Genre: Sci-fi romance
Pages: 304, ebook
Source: For review
Review by Blodeuedd & Lis
Genetically created to be broodmares, Phyrne Galaxy and her mother, aunt and cousin don’t need men, they need freedom. They escaped from the warring planet of Kergeron to Earth, where they run into crooks with guns. But Phyrne has her own weapon, more powerful than bullets. She’s ovulating. Phyrne turns up the heat, taking out more than the crooks in her wave of sexual torture. FBI Special Agent Hawk Higgens, running to protect the women, is brought to his knees, too. Being seduced by an alien changes Hawk’s life. He joins the Foundation, a privately funded agency that hunts aliens. Six years later, the reason for his career change pops back on the radar in a tea shop in Kentucky. The woman whose face still haunts his dreams has an addition to her family – a five-year-four-month-old daughter.
At the same time, two Kergeron warriors are sent to Earth bring the women back to their home planet. With an ex-FBI agent and two alien warriors on her trail, Phyrne’s calm life running the Tea & Comfort shop is about to get shaken, stirred and screwed.
The review is done interview style each answering up to five questions about the story.
1. So this is an unusual book. Can you tell us what this story is about?
They are from one hellish planet where men are warriors and women are only breeders. If the children are defected (not fertile or warrior enough they are aborted, or if they man just do not want a girl child.) The men are brutal. There is no love so you can understand why our four heroines travel across space and comes to earth. But Phyrne gets pregnant trying to save them (you just have to read that to get it) and 6 years later the hunky FBI agent has not forgotten her and neither has their home world. This book is about them trying to live heir life but secret agents and warriors from home does not want that. And it also about love since not all men are as creepy as those back home.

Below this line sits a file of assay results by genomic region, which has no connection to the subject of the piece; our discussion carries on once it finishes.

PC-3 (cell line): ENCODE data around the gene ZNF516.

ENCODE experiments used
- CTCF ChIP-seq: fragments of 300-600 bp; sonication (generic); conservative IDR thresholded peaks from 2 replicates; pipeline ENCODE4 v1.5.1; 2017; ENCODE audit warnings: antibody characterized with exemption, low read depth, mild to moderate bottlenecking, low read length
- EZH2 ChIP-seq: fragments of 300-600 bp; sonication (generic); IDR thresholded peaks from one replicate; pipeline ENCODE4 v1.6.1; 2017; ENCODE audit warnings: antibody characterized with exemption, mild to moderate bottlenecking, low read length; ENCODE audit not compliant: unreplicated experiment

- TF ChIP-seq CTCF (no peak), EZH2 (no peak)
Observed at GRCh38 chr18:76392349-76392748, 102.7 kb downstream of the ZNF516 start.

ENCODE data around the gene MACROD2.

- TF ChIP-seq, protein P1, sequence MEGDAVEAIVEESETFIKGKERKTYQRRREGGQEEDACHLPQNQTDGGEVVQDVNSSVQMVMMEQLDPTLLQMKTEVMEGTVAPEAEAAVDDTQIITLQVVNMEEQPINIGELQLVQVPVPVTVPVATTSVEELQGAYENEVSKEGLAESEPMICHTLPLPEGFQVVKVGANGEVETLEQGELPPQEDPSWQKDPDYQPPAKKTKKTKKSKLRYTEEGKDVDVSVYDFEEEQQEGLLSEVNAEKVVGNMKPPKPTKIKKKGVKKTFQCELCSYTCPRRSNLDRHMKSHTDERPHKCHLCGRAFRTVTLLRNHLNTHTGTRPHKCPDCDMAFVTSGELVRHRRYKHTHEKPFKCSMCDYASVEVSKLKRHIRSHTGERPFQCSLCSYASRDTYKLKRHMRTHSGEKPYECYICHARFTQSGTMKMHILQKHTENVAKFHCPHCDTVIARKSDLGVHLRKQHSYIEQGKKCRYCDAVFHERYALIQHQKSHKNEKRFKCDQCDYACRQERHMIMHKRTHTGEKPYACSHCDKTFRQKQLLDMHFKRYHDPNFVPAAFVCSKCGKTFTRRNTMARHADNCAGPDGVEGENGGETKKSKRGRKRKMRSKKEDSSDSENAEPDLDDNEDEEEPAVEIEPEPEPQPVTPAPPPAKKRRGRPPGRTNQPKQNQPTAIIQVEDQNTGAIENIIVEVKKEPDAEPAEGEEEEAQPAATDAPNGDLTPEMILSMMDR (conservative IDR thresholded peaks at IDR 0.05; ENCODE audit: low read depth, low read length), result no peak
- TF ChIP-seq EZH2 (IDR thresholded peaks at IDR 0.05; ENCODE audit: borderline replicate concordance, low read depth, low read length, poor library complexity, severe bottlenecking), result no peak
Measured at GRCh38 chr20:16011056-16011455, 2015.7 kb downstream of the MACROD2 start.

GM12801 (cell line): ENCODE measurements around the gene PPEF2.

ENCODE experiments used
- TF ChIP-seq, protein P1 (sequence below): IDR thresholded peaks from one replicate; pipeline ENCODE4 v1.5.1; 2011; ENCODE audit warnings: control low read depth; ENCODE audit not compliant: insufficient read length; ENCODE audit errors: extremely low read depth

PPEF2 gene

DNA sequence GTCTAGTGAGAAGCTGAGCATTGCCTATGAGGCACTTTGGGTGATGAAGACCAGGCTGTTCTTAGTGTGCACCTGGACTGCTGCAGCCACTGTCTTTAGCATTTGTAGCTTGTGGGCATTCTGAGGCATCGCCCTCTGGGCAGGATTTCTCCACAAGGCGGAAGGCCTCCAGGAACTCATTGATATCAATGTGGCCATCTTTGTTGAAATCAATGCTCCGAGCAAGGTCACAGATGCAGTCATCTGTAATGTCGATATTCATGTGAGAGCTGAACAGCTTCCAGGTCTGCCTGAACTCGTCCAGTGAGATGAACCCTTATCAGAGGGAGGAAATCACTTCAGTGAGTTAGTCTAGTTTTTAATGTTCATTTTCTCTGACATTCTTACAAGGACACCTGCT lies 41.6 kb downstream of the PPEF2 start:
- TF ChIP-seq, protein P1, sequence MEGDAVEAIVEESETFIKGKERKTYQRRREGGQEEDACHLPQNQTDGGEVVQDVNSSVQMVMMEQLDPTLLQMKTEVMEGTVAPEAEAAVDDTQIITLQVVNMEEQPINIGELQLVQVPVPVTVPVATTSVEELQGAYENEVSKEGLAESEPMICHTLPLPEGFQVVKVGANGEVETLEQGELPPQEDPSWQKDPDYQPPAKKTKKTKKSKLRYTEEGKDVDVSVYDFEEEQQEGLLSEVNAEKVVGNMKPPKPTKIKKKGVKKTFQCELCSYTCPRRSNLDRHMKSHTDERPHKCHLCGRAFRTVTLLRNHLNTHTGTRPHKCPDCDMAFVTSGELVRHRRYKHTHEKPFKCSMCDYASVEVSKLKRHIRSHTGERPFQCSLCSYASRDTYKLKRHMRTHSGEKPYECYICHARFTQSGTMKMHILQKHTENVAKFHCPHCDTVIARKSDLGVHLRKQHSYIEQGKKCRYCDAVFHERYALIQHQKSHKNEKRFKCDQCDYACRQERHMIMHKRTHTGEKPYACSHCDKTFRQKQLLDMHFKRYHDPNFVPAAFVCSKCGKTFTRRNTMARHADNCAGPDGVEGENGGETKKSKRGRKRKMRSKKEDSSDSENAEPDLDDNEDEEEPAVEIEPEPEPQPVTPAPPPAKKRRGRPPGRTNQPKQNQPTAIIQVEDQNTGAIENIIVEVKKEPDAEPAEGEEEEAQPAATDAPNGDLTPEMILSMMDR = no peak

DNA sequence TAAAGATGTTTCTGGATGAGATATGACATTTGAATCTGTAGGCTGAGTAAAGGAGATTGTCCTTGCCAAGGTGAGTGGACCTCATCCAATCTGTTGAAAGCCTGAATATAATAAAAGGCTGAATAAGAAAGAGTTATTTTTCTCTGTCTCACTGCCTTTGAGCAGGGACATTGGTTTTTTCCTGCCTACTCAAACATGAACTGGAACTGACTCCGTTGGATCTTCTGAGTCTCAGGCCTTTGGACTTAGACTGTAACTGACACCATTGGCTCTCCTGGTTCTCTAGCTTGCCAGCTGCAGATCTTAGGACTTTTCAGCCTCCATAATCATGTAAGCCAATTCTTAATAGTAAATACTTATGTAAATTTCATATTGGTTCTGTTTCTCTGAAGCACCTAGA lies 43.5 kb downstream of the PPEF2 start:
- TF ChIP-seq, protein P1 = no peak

2. What did you did think of the romance setting in Galaxy Girls?
Well, it’s most definitely not your everyday boy meets girl romance. I mean how many heroes do you come across who can use pheromones and ovulation as a weapon? Apart from that, there is definitely a spark between our two heroes, but as I said it’s not your typical romance. Phyrne and Hawk spend a great deal apart from each other, both after they first meet and later on in the story. While it worked for the story, I would have loved to see them together more. However, that wasn’t the main goal of this story. There are several other men in the story that would do for a good romance too. Yum!
3. Galaxy Girls is quite the funny story, which scene had you doubling over in your seat?
Owh hell, I have to choose? Hmmm, alright…well. I guess it would be the start of the book. Reading about Phyrne using her –erh – weapon to take down the nasties was just hilarious. I was actually sitting in the train while reading that and my face must have been very comical to my fellow travellers: wide eyes, open mouth and then laughing like a loon! I can most definitely say that while I’ve read a lot, I never read anything quite like that before!